Augustine of Hippo, the great Christian theologian of the 4th Century, struggled mightily with sexual addiction before his conversion to Jesus. In his autobiography, Confessions, he writes about his problem between figuring out what was love and what was lust in his early life:
Bodily desire, like morass, and adolescent sex welling up within me exuded mists which clouded over and obscured my heart, so that I could not distinguish the clear light of true love from the murk of lust.
I doubt that this is uncommon for most people — especially for nonbelievers, but for Christians as well. So often we “feel” with our bodies and seldom understand what true love is.
In Proverbs, Solomon says to his son, “For the lips of a forbidden woman drip honey, and her speech is smoother than oil, but in the end she is bitter as wormwood, sharp as a two-edged sword. Her feet go down to death; her steps follow the path to Sheol; she does not ponder the path of life; her ways wander, and she does not know it” (5:3-6). Obviously, this “love” is really love. It’s lust. It’s deceptive. It’s adulterous (7:19). This “love” gets you place in line to hell. This “love” will lead to death, not an abundant life. It seeks to steal, kill, and destroy true happiness.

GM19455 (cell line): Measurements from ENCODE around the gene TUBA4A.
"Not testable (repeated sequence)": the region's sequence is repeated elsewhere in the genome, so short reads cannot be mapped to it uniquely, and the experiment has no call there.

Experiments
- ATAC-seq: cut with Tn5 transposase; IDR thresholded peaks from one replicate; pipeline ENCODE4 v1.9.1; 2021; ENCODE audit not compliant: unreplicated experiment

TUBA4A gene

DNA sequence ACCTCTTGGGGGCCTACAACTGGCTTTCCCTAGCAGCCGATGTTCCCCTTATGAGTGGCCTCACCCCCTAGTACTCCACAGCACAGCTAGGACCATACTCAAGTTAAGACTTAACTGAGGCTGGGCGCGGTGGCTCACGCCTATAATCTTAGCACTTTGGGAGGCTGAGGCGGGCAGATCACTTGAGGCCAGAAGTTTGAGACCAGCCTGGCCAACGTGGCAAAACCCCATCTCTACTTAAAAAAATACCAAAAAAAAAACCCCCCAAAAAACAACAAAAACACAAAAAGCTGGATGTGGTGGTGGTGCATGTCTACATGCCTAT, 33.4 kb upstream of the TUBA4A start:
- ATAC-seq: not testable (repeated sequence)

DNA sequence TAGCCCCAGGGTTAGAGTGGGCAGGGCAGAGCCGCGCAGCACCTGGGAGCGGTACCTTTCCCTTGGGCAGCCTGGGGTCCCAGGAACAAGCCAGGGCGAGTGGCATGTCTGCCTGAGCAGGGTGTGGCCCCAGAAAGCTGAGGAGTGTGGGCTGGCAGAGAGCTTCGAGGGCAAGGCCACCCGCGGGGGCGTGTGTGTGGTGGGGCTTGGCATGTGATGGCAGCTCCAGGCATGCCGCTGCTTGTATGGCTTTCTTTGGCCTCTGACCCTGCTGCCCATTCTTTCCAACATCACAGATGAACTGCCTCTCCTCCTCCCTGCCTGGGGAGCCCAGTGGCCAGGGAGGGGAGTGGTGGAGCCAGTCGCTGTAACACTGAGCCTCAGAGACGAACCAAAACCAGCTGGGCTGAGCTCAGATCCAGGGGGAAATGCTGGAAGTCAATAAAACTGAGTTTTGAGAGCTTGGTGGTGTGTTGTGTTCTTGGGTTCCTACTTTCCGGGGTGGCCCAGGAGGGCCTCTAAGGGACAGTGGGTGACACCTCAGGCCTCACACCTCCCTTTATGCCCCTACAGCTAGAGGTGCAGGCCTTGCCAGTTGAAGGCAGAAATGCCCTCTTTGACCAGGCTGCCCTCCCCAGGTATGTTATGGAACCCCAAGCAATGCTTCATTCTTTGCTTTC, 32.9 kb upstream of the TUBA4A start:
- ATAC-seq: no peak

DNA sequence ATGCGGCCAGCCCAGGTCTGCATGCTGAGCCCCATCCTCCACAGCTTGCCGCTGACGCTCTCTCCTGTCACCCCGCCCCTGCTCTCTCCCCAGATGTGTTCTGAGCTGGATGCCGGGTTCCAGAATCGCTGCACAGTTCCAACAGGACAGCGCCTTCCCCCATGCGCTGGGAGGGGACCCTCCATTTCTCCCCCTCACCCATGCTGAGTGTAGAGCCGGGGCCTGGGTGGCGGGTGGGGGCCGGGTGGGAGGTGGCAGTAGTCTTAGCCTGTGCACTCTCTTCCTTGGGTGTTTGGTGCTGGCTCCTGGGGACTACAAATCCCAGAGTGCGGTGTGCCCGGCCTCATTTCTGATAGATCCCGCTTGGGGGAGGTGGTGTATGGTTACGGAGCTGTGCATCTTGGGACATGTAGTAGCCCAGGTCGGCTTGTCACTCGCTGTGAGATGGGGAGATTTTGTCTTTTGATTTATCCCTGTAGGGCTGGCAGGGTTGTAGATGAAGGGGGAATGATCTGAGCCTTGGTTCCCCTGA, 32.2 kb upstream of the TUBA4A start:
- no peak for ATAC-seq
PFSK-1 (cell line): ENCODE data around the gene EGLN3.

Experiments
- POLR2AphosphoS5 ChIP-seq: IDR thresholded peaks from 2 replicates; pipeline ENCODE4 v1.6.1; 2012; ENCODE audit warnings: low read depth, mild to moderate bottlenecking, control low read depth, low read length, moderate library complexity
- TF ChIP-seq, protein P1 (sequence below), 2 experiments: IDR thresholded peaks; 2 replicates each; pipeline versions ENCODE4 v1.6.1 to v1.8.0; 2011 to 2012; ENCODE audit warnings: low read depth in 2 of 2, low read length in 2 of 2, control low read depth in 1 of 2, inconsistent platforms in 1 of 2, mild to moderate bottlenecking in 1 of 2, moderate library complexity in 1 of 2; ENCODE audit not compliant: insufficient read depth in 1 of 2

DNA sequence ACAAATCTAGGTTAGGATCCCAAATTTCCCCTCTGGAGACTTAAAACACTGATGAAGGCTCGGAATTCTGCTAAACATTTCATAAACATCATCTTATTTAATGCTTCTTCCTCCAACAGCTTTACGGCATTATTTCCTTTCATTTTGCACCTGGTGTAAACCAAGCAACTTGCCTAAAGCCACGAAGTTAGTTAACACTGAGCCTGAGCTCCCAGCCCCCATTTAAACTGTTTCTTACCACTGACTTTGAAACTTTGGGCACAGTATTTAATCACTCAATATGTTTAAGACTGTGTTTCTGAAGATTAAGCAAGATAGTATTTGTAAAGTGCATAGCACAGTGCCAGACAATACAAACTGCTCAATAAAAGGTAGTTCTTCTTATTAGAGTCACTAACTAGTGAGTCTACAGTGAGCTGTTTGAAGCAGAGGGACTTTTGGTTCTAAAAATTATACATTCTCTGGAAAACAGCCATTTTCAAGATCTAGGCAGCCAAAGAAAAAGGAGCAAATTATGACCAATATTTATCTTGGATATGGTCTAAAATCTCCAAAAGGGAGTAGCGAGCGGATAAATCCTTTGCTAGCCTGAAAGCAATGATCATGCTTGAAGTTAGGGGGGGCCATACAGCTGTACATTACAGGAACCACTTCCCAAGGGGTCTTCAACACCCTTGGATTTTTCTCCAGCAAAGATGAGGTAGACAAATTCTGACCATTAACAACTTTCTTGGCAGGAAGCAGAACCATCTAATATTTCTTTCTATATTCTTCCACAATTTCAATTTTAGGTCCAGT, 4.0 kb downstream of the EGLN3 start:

I’m not a counselor, or a doctor, or a pastor yet. But I know that true romantic love is rooted in the gospel of Christ. It is reflective of Ephesians 5:22-33. True love is about service and sacrifice and joy and delight and rejoicing in Christ, not the person. C.S. Lewis talked about gifts from the Lord being “the sunbeam” and God himself as the sun. The beam from the sun is not to be delighted in, the sun is. In the same way, God’s gifts are like sunbeams. They lead us to the greater glory of God himself. That is what true love should do. Lust only distracts us from God and causes us to be idolaters.
Seek your satisfaction in Jesus above all things, and soon the murky fog of distinguishing between love and lust will clear into a bright summer day filled with heavenly delight and joy, not guilt and shame.